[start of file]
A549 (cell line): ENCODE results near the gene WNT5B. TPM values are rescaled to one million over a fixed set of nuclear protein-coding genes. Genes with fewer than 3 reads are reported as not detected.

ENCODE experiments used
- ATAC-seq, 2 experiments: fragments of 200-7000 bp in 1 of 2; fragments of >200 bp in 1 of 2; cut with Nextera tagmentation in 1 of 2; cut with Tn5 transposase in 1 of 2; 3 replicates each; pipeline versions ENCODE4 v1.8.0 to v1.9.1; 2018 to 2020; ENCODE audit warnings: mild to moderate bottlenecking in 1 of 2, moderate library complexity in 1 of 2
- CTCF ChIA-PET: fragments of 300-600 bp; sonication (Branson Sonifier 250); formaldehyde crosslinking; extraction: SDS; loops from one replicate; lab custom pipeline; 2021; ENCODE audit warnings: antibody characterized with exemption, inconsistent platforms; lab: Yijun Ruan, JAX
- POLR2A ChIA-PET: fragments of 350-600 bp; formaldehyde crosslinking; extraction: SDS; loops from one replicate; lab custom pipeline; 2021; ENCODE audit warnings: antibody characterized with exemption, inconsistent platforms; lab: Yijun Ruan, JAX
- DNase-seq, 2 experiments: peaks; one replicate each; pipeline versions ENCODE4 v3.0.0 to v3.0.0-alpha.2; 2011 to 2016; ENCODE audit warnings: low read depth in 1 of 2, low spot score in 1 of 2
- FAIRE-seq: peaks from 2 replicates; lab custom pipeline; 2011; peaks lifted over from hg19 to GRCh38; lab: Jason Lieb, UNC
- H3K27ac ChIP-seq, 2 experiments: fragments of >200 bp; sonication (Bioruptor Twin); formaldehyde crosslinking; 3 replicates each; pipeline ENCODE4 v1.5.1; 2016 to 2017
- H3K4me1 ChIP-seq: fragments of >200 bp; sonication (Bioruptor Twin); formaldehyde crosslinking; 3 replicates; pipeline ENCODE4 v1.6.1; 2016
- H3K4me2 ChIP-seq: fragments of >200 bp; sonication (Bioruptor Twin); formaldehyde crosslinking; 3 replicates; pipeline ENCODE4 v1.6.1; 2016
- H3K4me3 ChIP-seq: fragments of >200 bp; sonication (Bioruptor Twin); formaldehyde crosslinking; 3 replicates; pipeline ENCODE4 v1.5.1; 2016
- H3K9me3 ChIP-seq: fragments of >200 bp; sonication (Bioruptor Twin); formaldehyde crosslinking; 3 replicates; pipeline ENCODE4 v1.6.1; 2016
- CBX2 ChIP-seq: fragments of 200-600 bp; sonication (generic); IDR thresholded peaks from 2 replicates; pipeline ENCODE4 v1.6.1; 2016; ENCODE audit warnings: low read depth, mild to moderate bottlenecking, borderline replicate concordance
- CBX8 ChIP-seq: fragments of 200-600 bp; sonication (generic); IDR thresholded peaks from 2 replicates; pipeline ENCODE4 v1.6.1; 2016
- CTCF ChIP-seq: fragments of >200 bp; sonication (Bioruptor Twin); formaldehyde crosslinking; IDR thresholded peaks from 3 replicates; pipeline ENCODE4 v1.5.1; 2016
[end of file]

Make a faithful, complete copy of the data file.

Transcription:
A549 (cell line): ENCODE results near the gene WNT5B. TPM values are rescaled to one million over a fixed set of nuclear protein-coding genes. Genes with fewer than 3 reads are reported as not detected.

ENCODE experiments used
- ATAC-seq, 2 experiments: fragments of 200-7000 bp in 1 of 2; fragments of >200 bp in 1 of 2; cut with Nextera tagmentation in 1 of 2; cut with Tn5 transposase in 1 of 2; 3 replicates each; pipeline versions ENCODE4 v1.8.0 to v1.9.1; 2018 to 2020; ENCODE audit warnings: mild to moderate bottlenecking in 1 of 2, moderate library complexity in 1 of 2
- CTCF ChIA-PET: fragments of 300-600 bp; sonication (Branson Sonifier 250); formaldehyde crosslinking; extraction: SDS; loops from one replicate; lab custom pipeline; 2021; ENCODE audit warnings: antibody characterized with exemption, inconsistent platforms; lab: Yijun Ruan, JAX
- POLR2A ChIA-PET: fragments of 350-600 bp; formaldehyde crosslinking; extraction: SDS; loops from one replicate; lab custom pipeline; 2021; ENCODE audit warnings: antibody characterized with exemption, inconsistent platforms; lab: Yijun Ruan, JAX
- DNase-seq, 2 experiments: peaks; one replicate each; pipeline versions ENCODE4 v3.0.0 to v3.0.0-alpha.2; 2011 to 2016; ENCODE audit warnings: low read depth in 1 of 2, low spot score in 1 of 2
- FAIRE-seq: peaks from 2 replicates; lab custom pipeline; 2011; peaks lifted over from hg19 to GRCh38; lab: Jason Lieb, UNC
- H3K27ac ChIP-seq, 2 experiments: fragments of >200 bp; sonication (Bioruptor Twin); formaldehyde crosslinking; 3 replicates each; pipeline ENCODE4 v1.5.1; 2016 to 2017
- H3K4me1 ChIP-seq: fragments of >200 bp; sonication (Bioruptor Twin); formaldehyde crosslinking; 3 replicates; pipeline ENCODE4 v1.6.1; 2016
- H3K4me2 ChIP-seq: fragments of >200 bp; sonication (Bioruptor Twin); formaldehyde crosslinking; 3 replicates; pipeline ENCODE4 v1.6.1; 2016
- H3K4me3 ChIP-seq: fragments of >200 bp; sonication (Bioruptor Twin); formaldehyde crosslinking; 3 replicates; pipeline ENCODE4 v1.5.1; 2016
- H3K9me3 ChIP-seq: fragments of >200 bp; sonication (Bioruptor Twin); formaldehyde crosslinking; 3 replicates; pipeline ENCODE4 v1.6.1; 2016
- CBX2 ChIP-seq: fragments of 200-600 bp; sonication (generic); IDR thresholded peaks from 2 replicates; pipeline ENCODE4 v1.6.1; 2016; ENCODE audit warnings: low read depth, mild to moderate bottlenecking, borderline replicate concordance
- CBX8 ChIP-seq: fragments of 200-600 bp; sonication (generic); IDR thresholded peaks from 2 replicates; pipeline ENCODE4 v1.6.1; 2016
- CTCF ChIP-seq: fragments of >200 bp; sonication (Bioruptor Twin); formaldehyde crosslinking; IDR thresholded peaks from 3 replicates; pipeline ENCODE4 v1.5.1; 2016